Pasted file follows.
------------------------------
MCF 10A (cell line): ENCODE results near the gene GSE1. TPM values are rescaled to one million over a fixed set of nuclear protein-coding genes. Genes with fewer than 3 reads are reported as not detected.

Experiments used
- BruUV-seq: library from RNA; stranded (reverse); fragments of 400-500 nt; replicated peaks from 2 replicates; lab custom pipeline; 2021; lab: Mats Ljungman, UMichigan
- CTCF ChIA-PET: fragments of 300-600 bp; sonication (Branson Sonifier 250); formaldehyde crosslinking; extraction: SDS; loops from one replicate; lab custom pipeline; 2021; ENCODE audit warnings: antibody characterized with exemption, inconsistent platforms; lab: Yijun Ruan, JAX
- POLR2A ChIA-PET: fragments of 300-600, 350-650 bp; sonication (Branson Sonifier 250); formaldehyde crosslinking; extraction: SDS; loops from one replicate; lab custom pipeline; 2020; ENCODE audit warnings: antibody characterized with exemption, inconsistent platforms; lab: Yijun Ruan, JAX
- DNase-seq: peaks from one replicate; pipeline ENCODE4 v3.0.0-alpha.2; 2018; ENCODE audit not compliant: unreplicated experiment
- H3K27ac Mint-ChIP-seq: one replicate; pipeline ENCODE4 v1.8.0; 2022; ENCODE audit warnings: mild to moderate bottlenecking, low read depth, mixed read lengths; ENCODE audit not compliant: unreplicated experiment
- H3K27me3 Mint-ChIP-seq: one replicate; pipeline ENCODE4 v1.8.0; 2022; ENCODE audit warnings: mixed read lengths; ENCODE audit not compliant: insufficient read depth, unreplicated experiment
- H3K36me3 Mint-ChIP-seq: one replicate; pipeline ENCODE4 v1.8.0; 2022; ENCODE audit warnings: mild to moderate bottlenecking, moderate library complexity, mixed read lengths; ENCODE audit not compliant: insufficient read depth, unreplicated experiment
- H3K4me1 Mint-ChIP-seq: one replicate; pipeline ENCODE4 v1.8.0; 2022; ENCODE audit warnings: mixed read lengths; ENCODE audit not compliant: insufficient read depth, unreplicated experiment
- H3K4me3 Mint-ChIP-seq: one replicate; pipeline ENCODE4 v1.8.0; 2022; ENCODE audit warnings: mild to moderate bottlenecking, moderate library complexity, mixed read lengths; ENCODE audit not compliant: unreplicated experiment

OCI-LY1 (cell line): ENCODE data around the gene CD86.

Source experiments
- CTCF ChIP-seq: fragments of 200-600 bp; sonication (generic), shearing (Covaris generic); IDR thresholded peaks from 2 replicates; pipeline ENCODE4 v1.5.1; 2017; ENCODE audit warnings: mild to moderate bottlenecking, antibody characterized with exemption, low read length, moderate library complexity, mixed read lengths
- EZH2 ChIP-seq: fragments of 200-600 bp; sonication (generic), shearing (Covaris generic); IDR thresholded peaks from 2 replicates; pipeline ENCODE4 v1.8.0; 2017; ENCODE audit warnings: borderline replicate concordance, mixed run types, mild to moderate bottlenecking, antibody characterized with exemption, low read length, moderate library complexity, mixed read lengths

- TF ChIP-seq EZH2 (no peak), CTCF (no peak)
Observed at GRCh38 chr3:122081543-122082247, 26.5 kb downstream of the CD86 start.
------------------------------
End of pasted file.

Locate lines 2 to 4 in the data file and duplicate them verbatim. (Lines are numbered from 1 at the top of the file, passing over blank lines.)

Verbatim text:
Experiments used
- BruUV-seq: library from RNA; stranded (reverse); fragments of 400-500 nt; replicated peaks from 2 replicates; lab custom pipeline; 2021; lab: Mats Ljungman, UMichigan
- CTCF ChIA-PET: fragments of 300-600 bp; sonication (Branson Sonifier 250); formaldehyde crosslinking; extraction: SDS; loops from one replicate; lab custom pipeline; 2021; ENCODE audit warnings: antibody characterized with exemption, inconsistent platforms; lab: Yijun Ruan, JAX